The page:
Currently planning a game with two characters—one is a Scholar with an interest in Sorcery as an academic field, the other is a Recluse Wizard. The scholar has the Sorcery skill but not the Gifted trait. When the Wizard is casting a spell, can the Scholar help him?
Argument for: The book says sorcery helps sorcery.
Argument against: The book says that helpers in casting a spell are taxed, which suggests that the magical energy of the spell flows through them as well as through the main caster. If the Scholar is not Gifted, then magical power cannot flow through him.
Possible alternative: A linked test where the Scholar helps the Wizard develop/recall the incantation before the casting proper.
I like the Linked Test approach, with the Scholar making appropriate preparations, markings, etc.
If you do end up allowing the Scholar to Help with actual spellcasting, I’d be (personally) looking at potentially brutal consequences on failure, as the Scholar’s mind / body / soul is not able to cope (as they do not have the Gifted Trait).
In terms of consequences of failure, I’d definitely be looking at Taxing the Scholar’s Will, burning their body with wounds, granting various Traits like “Headaches”, “The Shudders”, “Ghost Skin” etc. etc.
You need to choose. There are multiple right answers, and they will tell you something about how magic works in your setting.
For my bit, I would allow the scholar to help and be taxed somehow. I would rule that the Gift allows the caster to control the magical energy.
IMO, magic should suffuse every aspect of life, and all living beings have it flowing through them. Many without the Gift attempt to alter its flow through superstition and ritual, it’s the gifted who have a Gift for it.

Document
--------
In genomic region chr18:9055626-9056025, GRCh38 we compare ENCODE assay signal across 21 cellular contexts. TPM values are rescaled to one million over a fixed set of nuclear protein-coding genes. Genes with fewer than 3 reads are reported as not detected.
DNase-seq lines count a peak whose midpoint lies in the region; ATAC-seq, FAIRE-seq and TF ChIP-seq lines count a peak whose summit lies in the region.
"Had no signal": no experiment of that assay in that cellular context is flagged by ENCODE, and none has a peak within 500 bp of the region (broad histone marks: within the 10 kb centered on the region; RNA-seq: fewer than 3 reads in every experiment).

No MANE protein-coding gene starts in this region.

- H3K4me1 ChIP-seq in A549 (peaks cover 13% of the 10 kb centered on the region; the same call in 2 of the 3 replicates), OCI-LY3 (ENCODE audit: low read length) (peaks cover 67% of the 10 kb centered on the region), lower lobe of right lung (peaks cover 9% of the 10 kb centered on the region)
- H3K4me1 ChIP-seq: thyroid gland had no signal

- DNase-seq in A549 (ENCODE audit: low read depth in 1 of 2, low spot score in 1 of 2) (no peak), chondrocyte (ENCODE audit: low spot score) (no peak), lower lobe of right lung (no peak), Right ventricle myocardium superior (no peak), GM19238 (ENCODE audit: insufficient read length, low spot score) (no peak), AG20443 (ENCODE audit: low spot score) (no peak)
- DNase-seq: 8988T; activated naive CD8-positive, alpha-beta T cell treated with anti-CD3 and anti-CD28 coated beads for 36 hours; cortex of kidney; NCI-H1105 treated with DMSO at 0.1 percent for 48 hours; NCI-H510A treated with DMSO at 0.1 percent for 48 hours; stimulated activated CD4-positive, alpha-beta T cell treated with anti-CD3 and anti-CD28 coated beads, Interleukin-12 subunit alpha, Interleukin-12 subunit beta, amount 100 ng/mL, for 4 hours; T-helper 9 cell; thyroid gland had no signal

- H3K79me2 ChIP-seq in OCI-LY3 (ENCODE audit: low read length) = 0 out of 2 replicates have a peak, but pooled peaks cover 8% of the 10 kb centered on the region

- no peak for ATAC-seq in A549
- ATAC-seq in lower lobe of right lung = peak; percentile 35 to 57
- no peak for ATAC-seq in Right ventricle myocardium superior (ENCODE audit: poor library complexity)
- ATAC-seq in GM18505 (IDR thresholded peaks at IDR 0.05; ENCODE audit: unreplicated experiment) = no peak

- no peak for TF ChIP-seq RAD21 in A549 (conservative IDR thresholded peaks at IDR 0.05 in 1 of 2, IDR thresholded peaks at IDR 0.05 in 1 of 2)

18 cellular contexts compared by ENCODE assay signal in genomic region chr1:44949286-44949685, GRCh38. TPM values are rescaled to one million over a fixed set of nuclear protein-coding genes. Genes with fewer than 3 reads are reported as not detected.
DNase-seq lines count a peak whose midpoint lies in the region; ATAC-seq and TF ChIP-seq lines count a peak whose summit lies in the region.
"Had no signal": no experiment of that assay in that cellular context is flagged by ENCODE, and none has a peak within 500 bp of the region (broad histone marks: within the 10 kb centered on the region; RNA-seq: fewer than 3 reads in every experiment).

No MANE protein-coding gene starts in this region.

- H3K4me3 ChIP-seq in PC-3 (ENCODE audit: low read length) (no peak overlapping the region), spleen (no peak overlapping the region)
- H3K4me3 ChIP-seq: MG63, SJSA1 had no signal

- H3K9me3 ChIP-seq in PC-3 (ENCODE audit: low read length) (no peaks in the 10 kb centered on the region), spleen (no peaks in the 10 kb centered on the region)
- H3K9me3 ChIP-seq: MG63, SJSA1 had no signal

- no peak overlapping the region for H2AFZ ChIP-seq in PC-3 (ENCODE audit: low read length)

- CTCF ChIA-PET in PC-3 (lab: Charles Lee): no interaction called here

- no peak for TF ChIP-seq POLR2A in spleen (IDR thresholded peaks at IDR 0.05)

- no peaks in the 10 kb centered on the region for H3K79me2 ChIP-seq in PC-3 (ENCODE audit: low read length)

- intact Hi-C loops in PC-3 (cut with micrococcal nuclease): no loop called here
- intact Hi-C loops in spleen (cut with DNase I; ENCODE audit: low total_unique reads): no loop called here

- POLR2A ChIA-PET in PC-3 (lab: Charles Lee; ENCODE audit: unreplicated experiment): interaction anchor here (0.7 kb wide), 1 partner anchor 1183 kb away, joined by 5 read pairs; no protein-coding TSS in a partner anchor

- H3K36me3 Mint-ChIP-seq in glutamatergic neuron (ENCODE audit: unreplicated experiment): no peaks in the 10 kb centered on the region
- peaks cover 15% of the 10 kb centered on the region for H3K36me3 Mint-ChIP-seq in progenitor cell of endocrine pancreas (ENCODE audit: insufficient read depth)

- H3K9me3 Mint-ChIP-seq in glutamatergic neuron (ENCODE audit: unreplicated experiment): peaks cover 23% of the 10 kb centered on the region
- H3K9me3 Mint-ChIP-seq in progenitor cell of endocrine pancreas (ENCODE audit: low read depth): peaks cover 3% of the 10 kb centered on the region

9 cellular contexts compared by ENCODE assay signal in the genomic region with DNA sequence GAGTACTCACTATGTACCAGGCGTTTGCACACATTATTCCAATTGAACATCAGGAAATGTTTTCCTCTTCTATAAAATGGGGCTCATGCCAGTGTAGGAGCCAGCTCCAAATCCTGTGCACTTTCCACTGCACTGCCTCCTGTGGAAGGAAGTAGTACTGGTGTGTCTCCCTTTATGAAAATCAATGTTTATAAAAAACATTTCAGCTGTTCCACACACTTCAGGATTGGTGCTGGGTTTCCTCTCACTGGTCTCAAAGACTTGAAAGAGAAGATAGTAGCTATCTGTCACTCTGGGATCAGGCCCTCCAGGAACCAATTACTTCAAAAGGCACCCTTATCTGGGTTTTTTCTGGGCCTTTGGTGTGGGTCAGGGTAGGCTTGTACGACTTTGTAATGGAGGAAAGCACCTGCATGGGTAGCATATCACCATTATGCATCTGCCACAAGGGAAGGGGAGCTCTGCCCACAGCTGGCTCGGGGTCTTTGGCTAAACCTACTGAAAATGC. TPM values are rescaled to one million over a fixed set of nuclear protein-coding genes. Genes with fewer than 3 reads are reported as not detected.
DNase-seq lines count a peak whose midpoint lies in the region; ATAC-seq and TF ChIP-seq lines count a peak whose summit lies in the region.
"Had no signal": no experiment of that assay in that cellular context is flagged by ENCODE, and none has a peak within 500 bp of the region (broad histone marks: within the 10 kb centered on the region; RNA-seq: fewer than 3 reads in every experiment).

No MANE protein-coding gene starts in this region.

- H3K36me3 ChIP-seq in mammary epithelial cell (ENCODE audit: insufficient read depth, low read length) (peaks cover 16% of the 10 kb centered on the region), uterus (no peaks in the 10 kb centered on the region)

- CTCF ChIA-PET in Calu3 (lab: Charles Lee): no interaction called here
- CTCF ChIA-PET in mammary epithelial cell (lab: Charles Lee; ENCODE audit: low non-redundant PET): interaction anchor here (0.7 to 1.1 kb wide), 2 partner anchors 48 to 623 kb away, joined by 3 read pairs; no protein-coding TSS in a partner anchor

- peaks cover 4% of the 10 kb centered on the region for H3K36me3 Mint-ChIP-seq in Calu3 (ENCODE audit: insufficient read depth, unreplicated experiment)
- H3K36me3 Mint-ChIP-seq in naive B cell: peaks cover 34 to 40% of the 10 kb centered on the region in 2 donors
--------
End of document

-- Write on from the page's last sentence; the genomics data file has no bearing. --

While Sorcery isn’t Rituals of Blood ahd Night so they don’t have to work the same way, this would be consistent with someone who doesn’t have Void Embrace not being able to resist Tax for those Rituals (p244).
Thanks for all the advice! I like the idea of giving the Scholar the option of a linked test or directly helping—and if he chooses to help directly he simply takes Ob - 1 of tax with no roll to resist. But is just giving +1D to spellcasting a valid Intent for the linked test? Or perhaps the Intent can deal with the specific mechanism of help—drawing symbols, preparing spell subjects, etc. And a failure can mess with the spell effect in some fun way.
Linked tests need independent Intents that are fiction, not mechanics. An Intent can’t be “I want to give a bonus”. The PC needs to be doing something the group can be audience to. Without a meaningful independent Intent, that tells you it’s not a linked test.
The Intent can be simple though, as long as it’s a thing happening in the fiction that’s separate and might help. The Codex gives the example of cleaning up and sharpening the tools in a workshop where another test will happen. For Sorcery, it could be simple as your examples of helping with the prep and studying, yeah. The more specific, the better, especially when you have to judge the non-mechanical meaning of a failed test.
The Codex has good advice on when to call for a linked test, when to Help, and when to just lobby for an Advantage die.
Another thing to bear in mind is that a character with Sorcery but not Gifted can recognize spell components, &c.; so if your world’s magical paradigm includes ingredients they can help (rather than Help) by doing risky gathering; that way the caster doesn’t risk being on die penalties because a unicorn objected to having its spleen taken.
From memory (so take with a grain of salt) I believe there’s a post from Luke or Thor in these forums about Torchbearer Paladins being able to help Priests cast prayers because they have the Ritualist skill (the prayer casting skill) even though they cannot cast prayers themselves.
I’d call it a very strong analogy for this situation.